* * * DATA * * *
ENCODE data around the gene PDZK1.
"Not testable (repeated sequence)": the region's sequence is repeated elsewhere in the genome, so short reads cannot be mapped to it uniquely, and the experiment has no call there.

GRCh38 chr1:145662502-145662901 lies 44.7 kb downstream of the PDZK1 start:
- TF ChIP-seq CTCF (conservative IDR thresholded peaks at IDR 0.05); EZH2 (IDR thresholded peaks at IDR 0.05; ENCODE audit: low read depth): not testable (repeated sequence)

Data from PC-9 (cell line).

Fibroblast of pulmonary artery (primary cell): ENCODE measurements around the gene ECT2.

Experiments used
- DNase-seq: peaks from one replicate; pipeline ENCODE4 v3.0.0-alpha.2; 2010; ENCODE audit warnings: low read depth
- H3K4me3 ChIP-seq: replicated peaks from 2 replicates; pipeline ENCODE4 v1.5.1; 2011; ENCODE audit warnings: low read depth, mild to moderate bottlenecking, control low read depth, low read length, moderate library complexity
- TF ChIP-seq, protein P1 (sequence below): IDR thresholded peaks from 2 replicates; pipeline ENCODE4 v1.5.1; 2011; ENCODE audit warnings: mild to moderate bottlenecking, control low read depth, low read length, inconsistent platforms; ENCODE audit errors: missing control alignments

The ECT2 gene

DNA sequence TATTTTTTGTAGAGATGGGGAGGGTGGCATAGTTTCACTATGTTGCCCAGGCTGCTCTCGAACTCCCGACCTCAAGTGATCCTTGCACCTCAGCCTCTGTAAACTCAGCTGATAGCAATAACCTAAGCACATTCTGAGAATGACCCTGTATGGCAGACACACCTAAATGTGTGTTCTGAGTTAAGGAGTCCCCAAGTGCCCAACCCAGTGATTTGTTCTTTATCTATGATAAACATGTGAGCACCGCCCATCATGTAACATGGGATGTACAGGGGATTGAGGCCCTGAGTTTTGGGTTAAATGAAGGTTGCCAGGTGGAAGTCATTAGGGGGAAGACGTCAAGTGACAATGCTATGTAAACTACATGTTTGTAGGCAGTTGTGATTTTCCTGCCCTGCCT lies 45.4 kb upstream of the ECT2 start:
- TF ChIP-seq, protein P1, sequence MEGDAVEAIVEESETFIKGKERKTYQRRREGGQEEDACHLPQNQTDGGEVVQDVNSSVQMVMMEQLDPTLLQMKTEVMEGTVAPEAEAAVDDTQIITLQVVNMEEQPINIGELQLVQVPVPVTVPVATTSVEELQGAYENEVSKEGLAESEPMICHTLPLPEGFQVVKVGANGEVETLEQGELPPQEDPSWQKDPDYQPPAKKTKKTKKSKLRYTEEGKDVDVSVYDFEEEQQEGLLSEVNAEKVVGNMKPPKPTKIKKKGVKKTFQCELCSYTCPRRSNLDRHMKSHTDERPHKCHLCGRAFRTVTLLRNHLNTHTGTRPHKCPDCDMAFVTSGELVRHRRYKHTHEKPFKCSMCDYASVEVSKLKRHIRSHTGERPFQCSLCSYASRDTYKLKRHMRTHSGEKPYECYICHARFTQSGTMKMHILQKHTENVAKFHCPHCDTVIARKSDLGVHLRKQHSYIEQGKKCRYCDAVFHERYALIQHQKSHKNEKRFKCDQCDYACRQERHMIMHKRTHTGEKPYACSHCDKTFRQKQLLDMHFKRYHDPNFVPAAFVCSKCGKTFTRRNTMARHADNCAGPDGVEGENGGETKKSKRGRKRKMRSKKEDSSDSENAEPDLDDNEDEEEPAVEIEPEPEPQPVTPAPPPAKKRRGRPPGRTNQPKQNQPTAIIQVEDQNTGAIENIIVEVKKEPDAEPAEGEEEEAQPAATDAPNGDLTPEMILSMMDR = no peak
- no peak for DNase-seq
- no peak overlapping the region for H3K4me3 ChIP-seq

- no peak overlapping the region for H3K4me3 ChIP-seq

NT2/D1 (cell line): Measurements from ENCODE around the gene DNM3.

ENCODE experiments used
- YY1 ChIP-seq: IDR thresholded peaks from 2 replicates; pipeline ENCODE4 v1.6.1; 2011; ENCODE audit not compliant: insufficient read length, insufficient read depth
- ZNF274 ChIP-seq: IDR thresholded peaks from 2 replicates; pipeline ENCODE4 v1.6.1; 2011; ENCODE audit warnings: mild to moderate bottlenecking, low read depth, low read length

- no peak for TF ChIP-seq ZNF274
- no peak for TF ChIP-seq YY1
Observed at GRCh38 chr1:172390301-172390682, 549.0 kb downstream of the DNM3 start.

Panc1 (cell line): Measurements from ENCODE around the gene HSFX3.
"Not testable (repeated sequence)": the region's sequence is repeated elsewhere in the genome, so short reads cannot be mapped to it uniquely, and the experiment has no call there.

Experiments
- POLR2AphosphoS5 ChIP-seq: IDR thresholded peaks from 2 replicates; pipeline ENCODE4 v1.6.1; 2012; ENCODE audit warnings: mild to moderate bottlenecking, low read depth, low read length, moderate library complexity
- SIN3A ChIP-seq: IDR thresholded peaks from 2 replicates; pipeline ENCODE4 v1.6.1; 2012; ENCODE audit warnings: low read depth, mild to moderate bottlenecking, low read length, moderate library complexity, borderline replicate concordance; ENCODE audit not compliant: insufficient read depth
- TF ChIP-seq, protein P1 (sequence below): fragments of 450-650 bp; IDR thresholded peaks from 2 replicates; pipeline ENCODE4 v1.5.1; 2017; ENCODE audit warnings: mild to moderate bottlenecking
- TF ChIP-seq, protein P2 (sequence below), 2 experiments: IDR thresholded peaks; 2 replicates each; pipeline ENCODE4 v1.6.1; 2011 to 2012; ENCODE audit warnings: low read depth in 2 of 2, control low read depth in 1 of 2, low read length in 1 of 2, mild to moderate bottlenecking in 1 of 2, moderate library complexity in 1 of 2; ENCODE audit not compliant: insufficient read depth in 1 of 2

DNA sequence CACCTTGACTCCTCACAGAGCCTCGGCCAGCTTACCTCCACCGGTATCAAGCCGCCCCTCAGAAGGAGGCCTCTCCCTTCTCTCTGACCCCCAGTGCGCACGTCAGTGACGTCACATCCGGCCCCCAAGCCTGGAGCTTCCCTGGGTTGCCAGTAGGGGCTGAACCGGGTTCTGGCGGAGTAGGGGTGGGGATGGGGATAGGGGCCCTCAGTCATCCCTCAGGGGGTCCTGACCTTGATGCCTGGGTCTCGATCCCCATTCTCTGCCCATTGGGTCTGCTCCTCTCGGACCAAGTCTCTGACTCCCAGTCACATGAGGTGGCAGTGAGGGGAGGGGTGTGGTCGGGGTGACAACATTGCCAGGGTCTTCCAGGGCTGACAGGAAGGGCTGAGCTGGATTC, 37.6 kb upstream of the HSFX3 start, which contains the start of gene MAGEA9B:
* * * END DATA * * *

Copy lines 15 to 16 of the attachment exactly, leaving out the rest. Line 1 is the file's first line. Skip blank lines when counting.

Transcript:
- no peak overlapping the region for H3K4me3 ChIP-seq

- no peak overlapping the region for H3K4me3 ChIP-seq